Articles tagged with: Revlimid


[ by | Sep 6, 2013 5:48 pm | 13 Comments ]
Study Finds Revlimid-Dexamethasone Is Effective And Safe For Relapsed/Refractory Myeloma In ‘The Real World’

A recent Greek study looks at the efficacy and safety of Revlimid plus dexa­metha­sone for relapsed and refractory multiple myeloma patients in ‘the real world’ — that is, in patients being treated in standard clinical practice rather than clinical trials.

The study’s findings confirm that Revlimid (lenalidomide) plus dexa­metha­sone (Decadron) is effective and safe in day-to-day use among relapsed myeloma patients.

The majority of the patients in the study (77 percent) responded to treat­ment with Revlimid and dexa­metha­sone, with 20 percent achieving a complete response. According to the …

Read the full story »


[ by and | Sep 4, 2013 9:21 pm | 2 Comments ]
Kyprolis Or Pomalyst For Dual-Refractory Myeloma - What Is The Survival Impact?

A new retrospective study provides insight into the benefit the new mye­lo­ma drugs Kyprolis and Pomalyst may provide to patients who are re­sis­tant to, or cannot tolerate, both Velcade and Revlimid.

The study’s results highlight how challenging it can be to find an effective treat­ment for patients who are “dual refractory” (resistant to both Velcade and Rev­li­mid).

Patients in the study who received either Kyprolis (carfilzomib) or Poma­lyst (poma­lido­mide, Imnovid) after becoming dual refractory had longer overall survival than those who were not treated with the new …

Read the full story »


[ by | Aug 2, 2013 4:46 pm | 2 Comments ]
Revlimid Plus Dexamethasone Delays Progression And Extends Survival In High-Risk Smoldering Myeloma

Results from a Spanish Phase 3 study published late Wednesday in the New England Journal of Medicine indicate that treatment of high-risk smol­dering multiple myeloma with Revlimid plus dexamethasone delays pro­gression to symptomatic multiple myeloma and extends overall sur­viv­al.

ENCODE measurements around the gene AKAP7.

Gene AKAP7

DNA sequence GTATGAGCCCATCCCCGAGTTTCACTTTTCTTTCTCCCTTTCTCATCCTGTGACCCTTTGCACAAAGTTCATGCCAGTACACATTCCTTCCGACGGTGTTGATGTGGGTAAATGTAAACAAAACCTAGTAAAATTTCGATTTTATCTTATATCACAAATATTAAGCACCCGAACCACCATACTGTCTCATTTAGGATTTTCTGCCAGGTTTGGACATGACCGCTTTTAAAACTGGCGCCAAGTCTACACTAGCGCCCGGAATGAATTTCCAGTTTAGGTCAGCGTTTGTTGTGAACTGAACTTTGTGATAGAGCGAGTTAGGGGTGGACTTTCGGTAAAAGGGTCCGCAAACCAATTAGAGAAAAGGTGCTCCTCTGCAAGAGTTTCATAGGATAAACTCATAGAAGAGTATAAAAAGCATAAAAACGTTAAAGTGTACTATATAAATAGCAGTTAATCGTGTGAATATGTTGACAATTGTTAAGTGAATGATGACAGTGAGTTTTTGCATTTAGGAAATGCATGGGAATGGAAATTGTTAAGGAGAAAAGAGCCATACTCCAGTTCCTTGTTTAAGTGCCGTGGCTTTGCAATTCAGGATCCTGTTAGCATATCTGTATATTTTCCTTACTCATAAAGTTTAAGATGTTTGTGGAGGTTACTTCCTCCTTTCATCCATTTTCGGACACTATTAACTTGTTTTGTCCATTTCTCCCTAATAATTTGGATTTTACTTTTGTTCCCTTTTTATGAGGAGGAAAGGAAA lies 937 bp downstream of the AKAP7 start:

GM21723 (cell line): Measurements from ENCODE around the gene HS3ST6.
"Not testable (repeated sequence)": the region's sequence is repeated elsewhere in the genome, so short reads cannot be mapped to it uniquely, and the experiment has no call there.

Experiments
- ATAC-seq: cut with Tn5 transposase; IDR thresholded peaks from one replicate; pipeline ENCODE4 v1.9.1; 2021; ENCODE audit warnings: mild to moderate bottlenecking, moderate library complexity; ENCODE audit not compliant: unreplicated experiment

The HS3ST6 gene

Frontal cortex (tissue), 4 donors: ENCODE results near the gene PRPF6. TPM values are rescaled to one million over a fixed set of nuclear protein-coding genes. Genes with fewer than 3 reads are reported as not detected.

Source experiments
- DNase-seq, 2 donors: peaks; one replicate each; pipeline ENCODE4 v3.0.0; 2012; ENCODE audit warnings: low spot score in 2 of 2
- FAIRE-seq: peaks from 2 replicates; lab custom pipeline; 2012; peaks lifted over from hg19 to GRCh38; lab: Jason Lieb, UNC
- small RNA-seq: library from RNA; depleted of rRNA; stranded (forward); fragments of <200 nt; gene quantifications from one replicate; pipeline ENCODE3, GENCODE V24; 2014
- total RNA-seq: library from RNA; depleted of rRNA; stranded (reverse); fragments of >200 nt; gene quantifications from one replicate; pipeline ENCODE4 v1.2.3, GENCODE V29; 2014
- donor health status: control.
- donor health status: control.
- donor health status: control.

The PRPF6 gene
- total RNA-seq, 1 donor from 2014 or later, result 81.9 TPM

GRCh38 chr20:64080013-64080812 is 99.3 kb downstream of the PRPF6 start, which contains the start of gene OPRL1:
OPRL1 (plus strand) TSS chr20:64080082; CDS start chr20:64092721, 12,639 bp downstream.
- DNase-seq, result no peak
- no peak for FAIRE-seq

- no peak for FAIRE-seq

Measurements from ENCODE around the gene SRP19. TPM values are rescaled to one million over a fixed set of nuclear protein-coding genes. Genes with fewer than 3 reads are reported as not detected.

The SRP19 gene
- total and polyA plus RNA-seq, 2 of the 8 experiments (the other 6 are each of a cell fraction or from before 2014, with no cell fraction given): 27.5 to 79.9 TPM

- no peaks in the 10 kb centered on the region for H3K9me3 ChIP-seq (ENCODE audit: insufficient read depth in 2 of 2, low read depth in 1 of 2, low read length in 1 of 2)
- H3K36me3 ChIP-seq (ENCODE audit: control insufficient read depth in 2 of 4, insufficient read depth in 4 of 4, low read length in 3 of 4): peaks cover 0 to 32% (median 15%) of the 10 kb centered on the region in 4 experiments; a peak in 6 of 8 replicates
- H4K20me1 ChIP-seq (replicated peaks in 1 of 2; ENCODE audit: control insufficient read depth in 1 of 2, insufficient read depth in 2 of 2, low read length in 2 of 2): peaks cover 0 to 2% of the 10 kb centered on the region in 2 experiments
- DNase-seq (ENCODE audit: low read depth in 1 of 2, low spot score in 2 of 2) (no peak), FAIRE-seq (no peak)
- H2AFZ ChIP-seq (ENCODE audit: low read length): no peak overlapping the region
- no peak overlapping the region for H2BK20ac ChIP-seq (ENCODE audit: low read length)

In addition, the Revlimid (lenalidomide)-dexamethasone (Decadron) regi­men had an acceptable safety profile, according to the investigators.

Despite these findings – which would tend to support active treatment of high-risk smoldering myeloma – myeloma experts believe it is too early to begin treating all high-risk smoldering myeloma patients with anti-myeloma therapies. …

Read the full story »


[ by | Jul 19, 2013 4:52 pm | Comments Off ]
Revlimid Leukemia Trial Halted – No Immediate Impact On Drug’s Use In Myeloma Expected

The U.S. pharmaceutical company Celgene (NASDAQ: CELG) reported yester­day the dis­continuation of the com­pany’s Phase 3 study of Revlimid for chronic lympho­cytic leu­kemia.

Preliminary results from the study, which compared treatment with Rev­li­mid (lenalidomide) to treatment with chlorambucil (Leukeran), showed more deaths among patients be­ing treated with Revlimid than those be­ing treated with chlor­ambucil.

The study, known as the “ORIGIN” trial, included 421 previously untreated chronic lymphocytic leukemia (CLL) pa­tients at least 65 years of age.

The U.S. Food and Drug Administration (FDA) also determined that the trial results …

Read the full story »

NewsFlash »